Greece Eyes Path to Lifeline as Fiscal Resurrection in Doubt

  • Finance chiefs gather in Amsterdam to assess bailout progress
  • IMF's Lagarde questions accuracy of Greek economic data

Almost seven years after sparking the euro-area debt crisis, Greece faces a new budget confrontation with creditors amid fresh German warnings that its long-term success is far from assured and the International Monetary Fund raising questions about the latest economic data.

Finance ministers representing nations that use the euro are meeting in Amsterdam on Friday to assess Greece’s eligibility for more aid payouts under the country’s third bailout since 2010. A year ago, a similar gathering put the newly elected government of Prime Minister Alexis Tsipras on a collision course with Europe that almost forced Greece out of the 19-nation bloc.

A faction of the creditors want Greece to commit to further austerity measures in the event the nation doesn’t comply with the budget targets set out in its bailout program, an unpalatable proposition for the government in Athens that was elected on a promise to unwind the strict economic rules. While Greece doesn’t face an immediate threat of a return to the drachma, concern that the country can’t commit to fiscal rectitude and a mountain of debt are reviving questions about its long-term viability.

“I’m not sure it will work,” German Finance Minister Wolfgang Schaeuble, the most powerful minister in attendance, said this week in Berlin when asked about the outlook for Greece’s latest rescue. As he entered the meeting on Friday, Schaeuble said “it doesn’t look so pessimistic” on the short-term question of whether the Tsipras administration and creditors can reach a deal after months of talks on the release of another aid installment as long as there are “efforts by all sides.”

Budget Surplus

While poor governance skills, inexperience and a provocative style all combined last year to unify the rest of the euro area against Tsipras, concrete budget achievements, a more diplomatic style and a European migration crisis with Greece at its epicenter have given the government some leverage.

On Thursday, the European Union said Greece posted a 2015 budget surplus excluding interest payments and the cost of bank recapitalization of 0.7 percent of gross domestic product -- better than the target of a slight deficit set by the euro area and the IMF.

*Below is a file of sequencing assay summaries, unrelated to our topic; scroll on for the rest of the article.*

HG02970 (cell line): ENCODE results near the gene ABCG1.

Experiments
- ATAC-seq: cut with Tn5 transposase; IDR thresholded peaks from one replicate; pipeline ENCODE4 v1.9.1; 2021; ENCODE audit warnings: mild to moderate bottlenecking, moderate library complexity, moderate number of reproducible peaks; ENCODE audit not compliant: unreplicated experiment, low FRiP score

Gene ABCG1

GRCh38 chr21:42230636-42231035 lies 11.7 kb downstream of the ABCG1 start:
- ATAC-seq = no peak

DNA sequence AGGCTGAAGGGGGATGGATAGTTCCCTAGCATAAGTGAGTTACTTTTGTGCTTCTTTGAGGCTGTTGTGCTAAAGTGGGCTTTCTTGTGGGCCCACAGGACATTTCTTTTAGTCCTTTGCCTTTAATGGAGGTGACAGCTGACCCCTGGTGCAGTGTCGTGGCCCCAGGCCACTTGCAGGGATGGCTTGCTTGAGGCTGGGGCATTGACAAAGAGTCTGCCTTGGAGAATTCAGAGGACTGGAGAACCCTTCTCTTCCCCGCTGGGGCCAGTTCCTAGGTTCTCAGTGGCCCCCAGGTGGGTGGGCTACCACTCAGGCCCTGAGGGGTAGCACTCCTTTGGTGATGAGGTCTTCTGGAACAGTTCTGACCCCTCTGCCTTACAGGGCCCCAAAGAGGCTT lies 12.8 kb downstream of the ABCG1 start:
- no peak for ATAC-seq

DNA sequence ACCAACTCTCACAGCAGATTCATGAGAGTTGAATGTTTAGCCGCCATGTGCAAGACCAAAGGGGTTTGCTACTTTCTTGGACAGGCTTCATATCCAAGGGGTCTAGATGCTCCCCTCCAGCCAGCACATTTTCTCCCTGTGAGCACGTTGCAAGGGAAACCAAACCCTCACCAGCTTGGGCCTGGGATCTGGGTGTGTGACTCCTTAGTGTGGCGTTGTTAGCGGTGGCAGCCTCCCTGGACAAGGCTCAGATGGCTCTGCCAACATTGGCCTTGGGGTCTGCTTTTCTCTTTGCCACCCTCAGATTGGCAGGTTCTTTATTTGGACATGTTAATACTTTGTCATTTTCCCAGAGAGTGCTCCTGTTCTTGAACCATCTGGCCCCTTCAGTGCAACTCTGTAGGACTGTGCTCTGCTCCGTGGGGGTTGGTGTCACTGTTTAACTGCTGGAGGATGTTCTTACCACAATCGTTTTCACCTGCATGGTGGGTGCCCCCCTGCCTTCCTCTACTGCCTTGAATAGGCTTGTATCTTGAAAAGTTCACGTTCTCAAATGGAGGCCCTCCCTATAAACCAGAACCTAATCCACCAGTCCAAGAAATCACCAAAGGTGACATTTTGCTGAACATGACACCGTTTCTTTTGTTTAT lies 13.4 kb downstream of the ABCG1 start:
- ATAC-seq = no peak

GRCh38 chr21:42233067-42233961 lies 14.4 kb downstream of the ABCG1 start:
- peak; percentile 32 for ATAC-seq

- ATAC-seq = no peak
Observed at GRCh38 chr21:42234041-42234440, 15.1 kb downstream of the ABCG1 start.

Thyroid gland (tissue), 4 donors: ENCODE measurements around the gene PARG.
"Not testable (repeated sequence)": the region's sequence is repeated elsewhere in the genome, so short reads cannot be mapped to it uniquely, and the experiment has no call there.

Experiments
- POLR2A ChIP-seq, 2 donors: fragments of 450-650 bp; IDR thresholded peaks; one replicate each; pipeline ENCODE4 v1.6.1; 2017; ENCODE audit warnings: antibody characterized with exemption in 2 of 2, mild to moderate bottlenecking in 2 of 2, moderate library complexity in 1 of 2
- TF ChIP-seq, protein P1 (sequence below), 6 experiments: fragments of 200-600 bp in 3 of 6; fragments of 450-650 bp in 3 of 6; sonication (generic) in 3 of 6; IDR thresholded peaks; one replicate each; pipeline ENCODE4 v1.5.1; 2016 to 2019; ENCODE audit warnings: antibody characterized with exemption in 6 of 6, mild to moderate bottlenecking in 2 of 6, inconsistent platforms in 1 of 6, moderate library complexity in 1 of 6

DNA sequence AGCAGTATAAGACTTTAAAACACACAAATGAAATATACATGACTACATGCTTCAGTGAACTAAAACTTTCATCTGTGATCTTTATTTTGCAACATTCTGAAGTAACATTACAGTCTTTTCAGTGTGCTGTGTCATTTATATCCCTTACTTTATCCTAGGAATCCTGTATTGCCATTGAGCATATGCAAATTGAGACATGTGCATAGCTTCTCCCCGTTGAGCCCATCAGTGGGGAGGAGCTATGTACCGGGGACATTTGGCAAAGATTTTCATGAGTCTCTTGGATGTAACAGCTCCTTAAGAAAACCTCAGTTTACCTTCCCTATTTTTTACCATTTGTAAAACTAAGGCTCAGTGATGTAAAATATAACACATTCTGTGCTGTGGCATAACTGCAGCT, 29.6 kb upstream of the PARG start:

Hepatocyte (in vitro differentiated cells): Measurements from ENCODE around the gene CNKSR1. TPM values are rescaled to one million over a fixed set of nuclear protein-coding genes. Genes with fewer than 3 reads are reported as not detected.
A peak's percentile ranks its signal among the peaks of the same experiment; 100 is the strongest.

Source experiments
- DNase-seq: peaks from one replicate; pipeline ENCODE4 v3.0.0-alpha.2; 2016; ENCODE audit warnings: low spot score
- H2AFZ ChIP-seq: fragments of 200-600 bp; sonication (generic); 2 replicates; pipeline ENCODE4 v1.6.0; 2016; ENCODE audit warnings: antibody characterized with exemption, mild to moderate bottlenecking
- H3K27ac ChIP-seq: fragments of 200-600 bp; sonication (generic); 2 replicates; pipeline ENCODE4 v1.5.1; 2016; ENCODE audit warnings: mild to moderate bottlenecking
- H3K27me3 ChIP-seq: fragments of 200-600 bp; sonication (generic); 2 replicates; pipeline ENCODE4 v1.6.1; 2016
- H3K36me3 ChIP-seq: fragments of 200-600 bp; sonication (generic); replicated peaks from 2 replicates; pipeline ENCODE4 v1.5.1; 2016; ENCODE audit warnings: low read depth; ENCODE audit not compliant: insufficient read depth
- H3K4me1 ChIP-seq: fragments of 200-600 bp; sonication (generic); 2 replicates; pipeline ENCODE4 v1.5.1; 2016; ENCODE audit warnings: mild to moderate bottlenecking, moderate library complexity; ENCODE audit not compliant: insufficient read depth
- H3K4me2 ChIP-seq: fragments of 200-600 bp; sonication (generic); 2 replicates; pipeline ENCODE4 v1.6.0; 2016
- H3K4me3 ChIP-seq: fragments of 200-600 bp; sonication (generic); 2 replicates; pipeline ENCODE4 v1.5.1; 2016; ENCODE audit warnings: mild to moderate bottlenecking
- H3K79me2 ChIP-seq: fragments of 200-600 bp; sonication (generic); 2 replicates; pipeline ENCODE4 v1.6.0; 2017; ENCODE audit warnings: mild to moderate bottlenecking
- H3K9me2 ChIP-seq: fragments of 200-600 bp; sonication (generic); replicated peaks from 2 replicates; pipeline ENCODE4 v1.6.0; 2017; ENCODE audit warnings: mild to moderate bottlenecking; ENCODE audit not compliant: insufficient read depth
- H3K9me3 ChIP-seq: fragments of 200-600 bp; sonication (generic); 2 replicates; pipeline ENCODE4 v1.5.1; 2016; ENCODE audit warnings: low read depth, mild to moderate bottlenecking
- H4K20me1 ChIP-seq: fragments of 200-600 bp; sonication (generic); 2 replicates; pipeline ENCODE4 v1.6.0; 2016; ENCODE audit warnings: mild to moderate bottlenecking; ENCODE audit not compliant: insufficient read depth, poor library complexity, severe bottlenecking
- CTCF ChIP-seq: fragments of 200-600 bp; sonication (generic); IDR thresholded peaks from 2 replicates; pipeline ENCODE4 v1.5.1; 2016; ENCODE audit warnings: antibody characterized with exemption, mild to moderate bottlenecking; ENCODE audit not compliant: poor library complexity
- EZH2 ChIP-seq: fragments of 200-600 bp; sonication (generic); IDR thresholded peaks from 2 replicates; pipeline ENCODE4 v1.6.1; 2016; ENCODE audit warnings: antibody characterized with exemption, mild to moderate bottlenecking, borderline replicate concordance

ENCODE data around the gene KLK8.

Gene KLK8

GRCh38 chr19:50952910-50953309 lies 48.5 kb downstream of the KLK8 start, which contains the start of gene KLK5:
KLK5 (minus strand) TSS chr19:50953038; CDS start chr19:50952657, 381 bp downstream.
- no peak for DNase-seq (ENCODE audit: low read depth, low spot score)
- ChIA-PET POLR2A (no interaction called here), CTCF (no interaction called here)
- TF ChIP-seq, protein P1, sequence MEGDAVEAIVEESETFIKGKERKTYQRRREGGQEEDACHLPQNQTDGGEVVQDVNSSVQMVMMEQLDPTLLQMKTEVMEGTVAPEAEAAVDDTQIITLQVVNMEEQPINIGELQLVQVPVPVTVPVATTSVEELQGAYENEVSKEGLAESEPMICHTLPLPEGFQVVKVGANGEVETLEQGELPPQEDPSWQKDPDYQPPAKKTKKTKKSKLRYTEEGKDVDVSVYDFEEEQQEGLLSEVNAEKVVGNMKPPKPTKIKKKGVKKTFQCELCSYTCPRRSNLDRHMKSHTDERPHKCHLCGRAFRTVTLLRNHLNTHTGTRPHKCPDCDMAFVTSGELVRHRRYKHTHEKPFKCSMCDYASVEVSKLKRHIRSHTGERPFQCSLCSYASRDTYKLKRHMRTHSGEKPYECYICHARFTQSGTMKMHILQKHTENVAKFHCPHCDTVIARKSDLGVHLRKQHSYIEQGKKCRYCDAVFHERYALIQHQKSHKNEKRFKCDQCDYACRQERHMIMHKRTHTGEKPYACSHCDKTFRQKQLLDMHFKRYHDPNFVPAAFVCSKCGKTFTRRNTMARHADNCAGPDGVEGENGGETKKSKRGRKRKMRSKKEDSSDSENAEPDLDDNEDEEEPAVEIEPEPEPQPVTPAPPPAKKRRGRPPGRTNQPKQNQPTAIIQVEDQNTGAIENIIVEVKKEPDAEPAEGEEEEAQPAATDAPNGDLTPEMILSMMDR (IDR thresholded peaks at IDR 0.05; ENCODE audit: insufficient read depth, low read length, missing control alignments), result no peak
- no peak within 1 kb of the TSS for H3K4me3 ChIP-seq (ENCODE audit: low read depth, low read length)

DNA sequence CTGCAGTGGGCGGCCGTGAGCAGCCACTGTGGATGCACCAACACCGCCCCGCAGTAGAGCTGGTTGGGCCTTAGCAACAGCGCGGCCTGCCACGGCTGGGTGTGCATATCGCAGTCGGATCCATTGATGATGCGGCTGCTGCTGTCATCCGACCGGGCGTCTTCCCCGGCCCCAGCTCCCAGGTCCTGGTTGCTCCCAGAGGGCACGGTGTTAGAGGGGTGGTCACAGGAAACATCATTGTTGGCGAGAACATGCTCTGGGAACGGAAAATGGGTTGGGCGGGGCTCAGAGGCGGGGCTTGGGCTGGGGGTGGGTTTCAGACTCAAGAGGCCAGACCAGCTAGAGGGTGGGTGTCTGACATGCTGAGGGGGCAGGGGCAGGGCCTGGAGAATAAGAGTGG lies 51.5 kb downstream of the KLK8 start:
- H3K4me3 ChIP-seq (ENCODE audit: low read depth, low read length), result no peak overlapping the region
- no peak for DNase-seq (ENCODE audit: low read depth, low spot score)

IMF Managing Director Christine Lagarde questioned the accuracy of the figures. “We’ve seen in the past, numbers being revised significantly over the course of the usual revision so we will scrutinize those numbers very carefully,” she told reporters as Friday’s meeting got under way.

The current review of Greece’s compliance with its bailout is already six months behind schedule, hobbled by disagreements over pension changes, income tax, state-asset sales, the management of banks’ non-performing loans and energy-market deregulation. The list of unfinished business includes items that date back to Greece’s original rescue six years ago.

‘Hot Greek Summer’

Whereas 2015 featured make-or-break meetings of European leaders because their more junior ministers were unable to agree on a Greek accord, creditors have warned Tsipras they are determined to prevent the matter from returning to such a high political level this year, according to an EU official. That puts the spotlight firmly on the finance chiefs including Schaeuble, who last year caused a stir by suggesting Greece would be better off leaving the euro.

“No one wants to head towards a hot Greek summer again,” Finnish Finance Minster Alexander Stubb said. “The two key issues there are whether they are still committed -- and with which figures -- to the 3.5 percent budget surplus in 2018 and the other issue is how ambitious the Greek government is on policy reform.”

The newest hurdle in the aid-disbursement talks is an IMF demand that Greece draft legislation on extra austerity that would kick in should the government miss future budget targets. These so-called contingent fiscal measures would be in addition to a belt-tightening package of 5.4 billion euros ($6.1 billion) over the coming three years.

The extent to which these measures would have to be enacted for the bailout review to close is a chief topic at Friday’s meeting, according to an EU official. While some finance ministers may take a tough line, the European Commission -- the EU’s executive arm -- endorses the Greek position that no such preemptive austerity should be necessary.

‘Obviously Doubts’

After losing about a quarter of its economy since the outbreak of the debt crisis, Greece is the only one of five rescued euro countries still reliant on international emergency aid. While that is an argument for more leniency to some in the euro area, it’s proof to a German-led camp that the pressure can’t be let up.

“There are obviously doubts -- if there were no doubts, we would have concluded a long time ago,” French Finance Minister Michel Sapin said. “Work is still ahead of us, but things are progressing very well."

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